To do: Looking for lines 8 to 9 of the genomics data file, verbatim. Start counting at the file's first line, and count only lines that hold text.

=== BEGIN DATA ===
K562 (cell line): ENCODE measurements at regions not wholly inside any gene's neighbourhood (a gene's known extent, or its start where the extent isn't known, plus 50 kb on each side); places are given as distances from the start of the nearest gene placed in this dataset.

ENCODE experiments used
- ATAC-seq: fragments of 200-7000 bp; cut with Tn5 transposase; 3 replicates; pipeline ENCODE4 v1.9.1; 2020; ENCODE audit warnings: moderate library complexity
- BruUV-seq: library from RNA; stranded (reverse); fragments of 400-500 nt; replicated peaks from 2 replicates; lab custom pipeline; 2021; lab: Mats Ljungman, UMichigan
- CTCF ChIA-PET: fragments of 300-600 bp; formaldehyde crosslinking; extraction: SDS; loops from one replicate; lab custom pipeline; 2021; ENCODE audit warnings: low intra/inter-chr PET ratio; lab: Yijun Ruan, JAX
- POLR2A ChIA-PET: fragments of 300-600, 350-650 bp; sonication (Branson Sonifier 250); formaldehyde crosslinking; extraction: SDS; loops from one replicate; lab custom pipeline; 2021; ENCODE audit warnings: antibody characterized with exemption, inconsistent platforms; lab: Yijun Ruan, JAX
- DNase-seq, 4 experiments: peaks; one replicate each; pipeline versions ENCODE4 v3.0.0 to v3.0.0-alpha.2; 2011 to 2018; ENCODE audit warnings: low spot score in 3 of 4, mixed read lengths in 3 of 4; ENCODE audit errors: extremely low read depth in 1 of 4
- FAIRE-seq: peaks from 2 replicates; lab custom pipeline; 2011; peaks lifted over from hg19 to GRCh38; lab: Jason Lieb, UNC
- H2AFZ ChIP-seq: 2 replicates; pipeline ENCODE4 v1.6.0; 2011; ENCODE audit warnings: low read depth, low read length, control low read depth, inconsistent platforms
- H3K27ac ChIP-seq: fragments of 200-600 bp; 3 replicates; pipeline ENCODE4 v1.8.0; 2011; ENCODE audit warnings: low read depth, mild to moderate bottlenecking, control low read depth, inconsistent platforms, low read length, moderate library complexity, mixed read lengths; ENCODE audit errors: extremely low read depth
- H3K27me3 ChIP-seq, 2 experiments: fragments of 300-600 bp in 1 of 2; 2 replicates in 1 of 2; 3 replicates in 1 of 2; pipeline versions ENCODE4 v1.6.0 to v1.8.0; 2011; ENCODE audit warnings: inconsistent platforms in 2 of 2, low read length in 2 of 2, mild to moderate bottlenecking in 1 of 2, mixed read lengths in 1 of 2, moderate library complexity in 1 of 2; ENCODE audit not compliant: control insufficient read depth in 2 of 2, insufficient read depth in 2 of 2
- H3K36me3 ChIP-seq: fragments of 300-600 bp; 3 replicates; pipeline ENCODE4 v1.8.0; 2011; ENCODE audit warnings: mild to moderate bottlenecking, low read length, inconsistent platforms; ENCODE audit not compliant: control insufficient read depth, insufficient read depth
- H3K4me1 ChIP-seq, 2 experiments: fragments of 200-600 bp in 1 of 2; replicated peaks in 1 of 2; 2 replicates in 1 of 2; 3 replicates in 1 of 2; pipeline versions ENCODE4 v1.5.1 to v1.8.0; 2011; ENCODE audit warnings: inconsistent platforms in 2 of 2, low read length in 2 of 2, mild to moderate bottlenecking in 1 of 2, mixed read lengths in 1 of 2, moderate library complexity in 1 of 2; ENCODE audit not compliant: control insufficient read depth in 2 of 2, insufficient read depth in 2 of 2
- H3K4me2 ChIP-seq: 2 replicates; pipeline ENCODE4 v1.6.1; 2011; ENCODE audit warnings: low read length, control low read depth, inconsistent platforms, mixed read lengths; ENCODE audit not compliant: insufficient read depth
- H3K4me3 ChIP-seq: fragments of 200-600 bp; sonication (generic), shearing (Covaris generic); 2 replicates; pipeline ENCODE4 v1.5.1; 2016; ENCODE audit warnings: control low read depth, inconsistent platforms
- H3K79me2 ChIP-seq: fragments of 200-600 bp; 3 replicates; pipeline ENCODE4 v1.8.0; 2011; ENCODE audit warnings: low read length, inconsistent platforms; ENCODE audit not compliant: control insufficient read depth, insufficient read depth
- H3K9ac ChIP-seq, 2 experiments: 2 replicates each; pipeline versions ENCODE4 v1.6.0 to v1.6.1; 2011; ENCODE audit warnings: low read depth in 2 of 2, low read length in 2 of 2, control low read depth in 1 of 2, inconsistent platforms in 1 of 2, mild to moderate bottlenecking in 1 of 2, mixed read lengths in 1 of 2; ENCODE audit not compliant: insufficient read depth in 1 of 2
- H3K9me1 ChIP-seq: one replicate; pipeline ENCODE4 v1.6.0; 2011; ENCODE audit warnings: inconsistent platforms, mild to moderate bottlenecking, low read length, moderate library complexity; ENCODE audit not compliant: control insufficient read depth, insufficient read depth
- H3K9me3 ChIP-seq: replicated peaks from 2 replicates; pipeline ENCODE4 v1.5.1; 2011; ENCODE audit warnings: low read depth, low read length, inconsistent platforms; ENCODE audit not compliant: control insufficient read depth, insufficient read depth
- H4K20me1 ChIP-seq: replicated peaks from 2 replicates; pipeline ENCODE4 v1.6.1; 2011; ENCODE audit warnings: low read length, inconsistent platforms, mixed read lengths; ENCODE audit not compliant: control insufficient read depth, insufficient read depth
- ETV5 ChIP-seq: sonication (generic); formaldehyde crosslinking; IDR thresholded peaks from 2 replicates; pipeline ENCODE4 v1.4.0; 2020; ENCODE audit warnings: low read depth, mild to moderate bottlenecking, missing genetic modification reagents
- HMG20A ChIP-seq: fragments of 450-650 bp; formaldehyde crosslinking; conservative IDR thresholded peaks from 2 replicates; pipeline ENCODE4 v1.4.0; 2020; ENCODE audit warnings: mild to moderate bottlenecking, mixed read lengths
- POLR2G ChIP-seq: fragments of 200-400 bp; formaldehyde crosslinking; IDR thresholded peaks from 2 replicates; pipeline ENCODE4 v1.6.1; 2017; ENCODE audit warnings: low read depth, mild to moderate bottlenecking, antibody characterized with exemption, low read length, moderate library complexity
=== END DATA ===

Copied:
- FAIRE-seq: peaks from 2 replicates; lab custom pipeline; 2011; peaks lifted over from hg19 to GRCh38; lab: Jason Lieb, UNC
- H2AFZ ChIP-seq: 2 replicates; pipeline ENCODE4 v1.6.0; 2011; ENCODE audit warnings: low read depth, low read length, control low read depth, inconsistent platforms